‘Revelstoke Caribou Rearing in the Wild’ proposes local maternity pen

Coalition of local stakeholders wants to build maternity pen to help threatened caribou survive gestation, vulnerable calves’ first weeks

A coalition of Revelstoke stakeholders interested in establishing a caribou maternity pen project are scheduled to present their case to Revelstoke city council on May 22.

The Revelstoke Caribou Rearing in the Wild (RCRW) group wants to build a maternity pen and place 10 female caribou from the Columbia North herd inside as they gestate, give birth and raise their calves through the critical first six weeks of their lives.

The idea is to protect the vulnerable calves from predators such as wolves, bears and wolverines.

Cory Legebokow is the Habitat Officer with the B.C. Ministry of Forests, Lands, and Natural Resource Operations. He’s the project manager working alongside of a coalition of stakeholders on the maternity penning project. “There’s been a keen interest in caribou recovery for quite a long time by all of the stakeholders,” Legebokow said. “It’s really just a natural fit that we team together on this and try and make a difference.”

RCRW, and the city’s environmental advisory committee are asking the city to be the applicant for project funding, which is expected to cost $250,000–$300,000 in 2013, and $200,000 each year for years two and three. A staff report from City of Revelstoke economic development director Alan Mason said administrative costs to the city would “not be very large” – primarily staff time to apply for and manage funds.

Legebokow said RCRW was seeking funding and in-kind donations from many organizations, such as the Columbia Basin Fish and Wildlife Compensation Program, the Columbia Basin Trust, Parks Canada and provincial caribou recovery programs.

The approximately 10-acre pen would be located on the west side Lake Revelstoke, near existing caribou calving grounds. Pregnant females would spend about 3.5 months in the pens, which would be guarded by a full-time herdsman.

The proposal is to build the pen in the fall of 2012 and introduce the first 10 females in April of 2013. The animals will be tracked with radio collars after release.

RCRW describes the project as an experiment to test the benefits of the pens, as well as an attempt to increase the growth rate of the Columbia North caribou herd.

Several projects aimed at reducing caribou predation rates are ongoing in B.C. In the Williams Lake area, wolves were culled and sterilized in an attempt to boost caribou numbers.

Another two projects in the Revelstoke and Prince George areas took aim at moose. Hunting reduced their density with the goal of reducing the number of wolves in the areas, leading in a reduction of caribou predation by wolves.

“None of these studies have presented final results yet the decline of the Columbia North herd has been less severe and appears to have stabilized since this treatment began,” writes the RCRW in their proposal. “However, the population has not begun to recover.”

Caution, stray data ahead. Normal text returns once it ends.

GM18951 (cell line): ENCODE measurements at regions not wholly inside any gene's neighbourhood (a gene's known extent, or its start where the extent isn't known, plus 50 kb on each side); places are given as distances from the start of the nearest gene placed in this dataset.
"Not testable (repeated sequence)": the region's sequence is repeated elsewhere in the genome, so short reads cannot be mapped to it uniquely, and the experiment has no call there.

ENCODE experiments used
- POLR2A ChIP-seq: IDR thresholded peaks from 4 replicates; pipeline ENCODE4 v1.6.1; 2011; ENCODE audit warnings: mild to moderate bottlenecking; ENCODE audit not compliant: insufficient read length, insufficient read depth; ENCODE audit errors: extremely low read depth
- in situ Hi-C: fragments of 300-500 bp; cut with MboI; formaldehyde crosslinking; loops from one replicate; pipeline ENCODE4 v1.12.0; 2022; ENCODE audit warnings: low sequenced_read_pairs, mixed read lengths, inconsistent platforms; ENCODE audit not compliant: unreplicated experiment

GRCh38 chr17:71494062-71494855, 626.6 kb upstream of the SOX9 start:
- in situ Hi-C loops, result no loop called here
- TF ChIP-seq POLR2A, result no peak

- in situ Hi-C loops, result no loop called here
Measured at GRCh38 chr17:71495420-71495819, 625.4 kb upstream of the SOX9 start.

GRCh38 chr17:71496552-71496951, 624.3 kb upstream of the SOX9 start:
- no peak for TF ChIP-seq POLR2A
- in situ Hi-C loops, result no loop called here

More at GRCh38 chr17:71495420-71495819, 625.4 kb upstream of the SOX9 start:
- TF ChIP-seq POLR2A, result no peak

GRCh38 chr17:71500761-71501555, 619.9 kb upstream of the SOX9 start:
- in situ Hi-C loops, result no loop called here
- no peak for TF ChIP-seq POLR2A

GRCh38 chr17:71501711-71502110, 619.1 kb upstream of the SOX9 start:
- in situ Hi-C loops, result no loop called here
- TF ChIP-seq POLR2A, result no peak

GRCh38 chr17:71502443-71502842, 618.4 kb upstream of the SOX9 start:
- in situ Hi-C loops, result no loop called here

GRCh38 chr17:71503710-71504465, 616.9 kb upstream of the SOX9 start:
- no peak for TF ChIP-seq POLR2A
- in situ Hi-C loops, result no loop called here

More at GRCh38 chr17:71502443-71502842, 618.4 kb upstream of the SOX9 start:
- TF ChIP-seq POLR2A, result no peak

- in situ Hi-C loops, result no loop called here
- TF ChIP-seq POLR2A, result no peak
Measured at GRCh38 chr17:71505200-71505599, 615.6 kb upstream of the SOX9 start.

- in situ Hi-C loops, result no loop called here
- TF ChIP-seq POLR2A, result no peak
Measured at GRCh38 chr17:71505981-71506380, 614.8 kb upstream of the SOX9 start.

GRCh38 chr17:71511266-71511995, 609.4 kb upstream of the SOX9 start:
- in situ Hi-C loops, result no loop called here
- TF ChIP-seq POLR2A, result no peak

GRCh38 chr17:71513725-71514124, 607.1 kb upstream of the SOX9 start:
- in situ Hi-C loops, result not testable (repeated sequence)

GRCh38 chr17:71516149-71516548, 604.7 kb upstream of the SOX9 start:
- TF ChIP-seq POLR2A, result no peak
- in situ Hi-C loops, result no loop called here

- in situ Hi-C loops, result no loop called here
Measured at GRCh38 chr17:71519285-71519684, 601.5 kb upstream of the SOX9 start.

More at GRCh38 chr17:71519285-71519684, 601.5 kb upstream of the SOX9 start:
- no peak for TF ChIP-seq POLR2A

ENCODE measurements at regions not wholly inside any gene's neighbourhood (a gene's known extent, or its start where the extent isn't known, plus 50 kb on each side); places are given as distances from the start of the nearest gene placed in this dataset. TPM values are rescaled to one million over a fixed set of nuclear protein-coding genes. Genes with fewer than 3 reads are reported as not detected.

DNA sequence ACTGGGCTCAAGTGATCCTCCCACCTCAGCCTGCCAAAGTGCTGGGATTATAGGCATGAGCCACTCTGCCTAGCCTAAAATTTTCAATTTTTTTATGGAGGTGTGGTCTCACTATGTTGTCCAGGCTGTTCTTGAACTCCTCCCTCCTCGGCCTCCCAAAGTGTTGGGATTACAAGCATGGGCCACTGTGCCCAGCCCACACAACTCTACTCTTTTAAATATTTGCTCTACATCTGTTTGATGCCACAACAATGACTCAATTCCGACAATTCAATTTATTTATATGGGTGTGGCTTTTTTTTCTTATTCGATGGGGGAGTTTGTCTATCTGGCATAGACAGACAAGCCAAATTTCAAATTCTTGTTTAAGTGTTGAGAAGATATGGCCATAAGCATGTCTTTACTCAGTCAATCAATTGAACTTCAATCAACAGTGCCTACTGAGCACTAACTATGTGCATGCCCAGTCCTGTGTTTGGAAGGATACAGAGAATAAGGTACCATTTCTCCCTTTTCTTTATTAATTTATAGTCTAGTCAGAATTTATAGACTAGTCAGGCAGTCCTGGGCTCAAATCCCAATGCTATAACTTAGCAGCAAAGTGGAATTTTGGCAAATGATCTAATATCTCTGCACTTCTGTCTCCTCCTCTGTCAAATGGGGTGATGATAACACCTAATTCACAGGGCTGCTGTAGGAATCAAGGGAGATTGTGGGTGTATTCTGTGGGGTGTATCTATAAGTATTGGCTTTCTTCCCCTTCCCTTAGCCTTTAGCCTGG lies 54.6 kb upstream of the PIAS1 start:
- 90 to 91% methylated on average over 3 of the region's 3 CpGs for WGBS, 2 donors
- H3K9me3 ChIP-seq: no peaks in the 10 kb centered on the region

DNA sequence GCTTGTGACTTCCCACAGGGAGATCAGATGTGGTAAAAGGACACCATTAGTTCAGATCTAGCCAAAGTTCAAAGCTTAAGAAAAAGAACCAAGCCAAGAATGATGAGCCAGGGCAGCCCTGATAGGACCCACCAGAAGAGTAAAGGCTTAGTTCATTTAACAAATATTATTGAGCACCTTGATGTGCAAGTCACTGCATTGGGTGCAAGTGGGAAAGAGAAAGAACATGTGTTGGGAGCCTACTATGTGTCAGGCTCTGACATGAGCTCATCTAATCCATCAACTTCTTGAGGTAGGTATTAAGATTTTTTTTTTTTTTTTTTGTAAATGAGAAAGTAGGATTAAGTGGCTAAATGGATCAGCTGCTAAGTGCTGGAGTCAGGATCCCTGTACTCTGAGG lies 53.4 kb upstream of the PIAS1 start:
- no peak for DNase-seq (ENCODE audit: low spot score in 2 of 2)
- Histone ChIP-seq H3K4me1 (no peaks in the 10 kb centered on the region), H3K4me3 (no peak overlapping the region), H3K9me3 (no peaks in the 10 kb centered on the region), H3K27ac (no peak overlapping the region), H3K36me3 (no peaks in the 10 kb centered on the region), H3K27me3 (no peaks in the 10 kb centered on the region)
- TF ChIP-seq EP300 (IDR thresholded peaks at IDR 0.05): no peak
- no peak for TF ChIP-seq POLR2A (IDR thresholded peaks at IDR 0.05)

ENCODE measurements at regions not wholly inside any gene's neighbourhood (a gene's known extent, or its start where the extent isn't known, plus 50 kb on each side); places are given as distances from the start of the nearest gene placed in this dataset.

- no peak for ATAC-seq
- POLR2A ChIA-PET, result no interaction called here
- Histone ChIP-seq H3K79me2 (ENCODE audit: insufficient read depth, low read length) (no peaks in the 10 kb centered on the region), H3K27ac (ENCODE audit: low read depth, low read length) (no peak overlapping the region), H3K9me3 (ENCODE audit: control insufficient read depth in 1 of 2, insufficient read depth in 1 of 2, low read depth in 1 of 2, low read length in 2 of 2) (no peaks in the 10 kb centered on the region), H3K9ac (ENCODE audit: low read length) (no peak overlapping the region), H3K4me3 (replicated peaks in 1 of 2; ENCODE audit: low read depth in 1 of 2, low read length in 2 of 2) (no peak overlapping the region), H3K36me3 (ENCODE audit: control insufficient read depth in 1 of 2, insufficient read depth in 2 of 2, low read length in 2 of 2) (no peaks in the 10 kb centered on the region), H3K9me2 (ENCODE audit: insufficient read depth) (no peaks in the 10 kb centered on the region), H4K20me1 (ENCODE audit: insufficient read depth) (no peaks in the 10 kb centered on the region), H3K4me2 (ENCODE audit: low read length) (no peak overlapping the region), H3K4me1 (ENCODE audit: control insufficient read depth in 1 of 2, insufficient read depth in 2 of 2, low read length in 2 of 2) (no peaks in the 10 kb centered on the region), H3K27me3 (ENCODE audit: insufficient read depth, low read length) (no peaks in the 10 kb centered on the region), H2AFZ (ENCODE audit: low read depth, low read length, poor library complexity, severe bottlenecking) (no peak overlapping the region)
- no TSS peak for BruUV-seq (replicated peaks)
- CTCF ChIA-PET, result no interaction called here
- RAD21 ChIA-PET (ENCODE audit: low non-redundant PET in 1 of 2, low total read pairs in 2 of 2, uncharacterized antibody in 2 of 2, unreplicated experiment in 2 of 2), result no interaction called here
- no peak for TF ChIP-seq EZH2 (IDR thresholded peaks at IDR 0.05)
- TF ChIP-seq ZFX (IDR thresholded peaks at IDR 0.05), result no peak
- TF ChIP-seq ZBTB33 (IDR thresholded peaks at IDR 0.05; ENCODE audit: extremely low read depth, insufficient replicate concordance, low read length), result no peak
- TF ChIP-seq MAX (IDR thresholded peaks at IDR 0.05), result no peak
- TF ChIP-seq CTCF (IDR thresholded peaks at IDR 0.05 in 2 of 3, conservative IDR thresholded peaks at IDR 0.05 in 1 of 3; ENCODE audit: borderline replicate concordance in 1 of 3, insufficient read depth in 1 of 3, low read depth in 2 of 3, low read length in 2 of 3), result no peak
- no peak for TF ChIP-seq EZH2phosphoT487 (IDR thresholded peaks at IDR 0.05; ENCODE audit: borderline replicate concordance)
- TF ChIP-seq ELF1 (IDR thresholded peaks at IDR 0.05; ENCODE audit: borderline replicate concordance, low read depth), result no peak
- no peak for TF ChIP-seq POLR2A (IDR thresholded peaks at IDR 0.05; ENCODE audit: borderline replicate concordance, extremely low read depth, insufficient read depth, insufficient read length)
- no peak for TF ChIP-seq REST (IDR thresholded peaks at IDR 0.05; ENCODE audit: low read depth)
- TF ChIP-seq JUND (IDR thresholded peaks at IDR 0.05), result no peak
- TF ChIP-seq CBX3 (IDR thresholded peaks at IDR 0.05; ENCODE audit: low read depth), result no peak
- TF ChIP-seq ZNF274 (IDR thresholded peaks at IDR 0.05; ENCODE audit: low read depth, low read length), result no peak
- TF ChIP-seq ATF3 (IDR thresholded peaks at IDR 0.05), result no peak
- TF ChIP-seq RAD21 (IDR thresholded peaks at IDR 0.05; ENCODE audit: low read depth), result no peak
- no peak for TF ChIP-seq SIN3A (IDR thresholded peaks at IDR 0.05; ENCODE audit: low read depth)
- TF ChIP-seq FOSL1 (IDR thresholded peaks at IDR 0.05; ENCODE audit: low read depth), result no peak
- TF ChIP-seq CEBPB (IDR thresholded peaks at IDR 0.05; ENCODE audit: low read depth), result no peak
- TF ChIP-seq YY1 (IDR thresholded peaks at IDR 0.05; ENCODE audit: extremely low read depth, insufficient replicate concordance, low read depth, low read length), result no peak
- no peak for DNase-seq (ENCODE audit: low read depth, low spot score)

The report says predation of very young calves by wolverines and bears may be a factor.

They cite a maternal penning experiment in the Yukon that increased survival rates for penned calves. Three-months after release, 74 per cent had survived, compared to just 15 per cent of free range calves.

The RCRW doesn’t see the maternity pens as a panacea for mountain caribou recovery. “Maternity penning alone cannot recover populations from critically low numbers,” the RCRW states in their report. Caribou populations of 20 or fewer have few breeding cows, so it would take years to build numbers to a stable level.

Legebokow said moose population control and the maternal penning project are just two of many local caribou recovery initiatives. “We’ve done many other things to date, including the protection of old growth areas, and closure of areas to snowmobiling and best management practices for the heli-ski industry and no more [recreation] tenures within caribou habitat,” Legebokow said.

The RCRW consists of several local stakeholder groups. Include the Revelstoke Community Forestry Corporation, the Revelstoke Snowmobile Club, Mount Revelstoke and Glacier National Parks, the North Columbia Environmental Society, Columbia Mountains Caribou Research Project and the B.C. Ministry of Forests, Lands and Natural Resource Operations.

There have been disagreements amongst these stakeholders in the past, most notably Revelstoke Snowmobile Club objections to further snowmobile area closures in 2011. But Legebokow said despite some disagreements, cooperation amongst stakeholders has been good. “We’ve always worked together effectively. This is just really a reflection of that,” he said.

Will they pull it off by fall of this year? “It certainly is a tight timeline,” Legebokow said. “We’ll have to wait and see how things unfold as far as funding goes.”

Maternal penning differs from captive breeding. In late 2011, Parks Canada and the B.C. Government partnered with the Calgary Zoo on a captive breeding program in Alberta. In that program, the caribou live and breed in captivity and their offspring are eventually reintroduced into the wild to augment existing herds.

 

 

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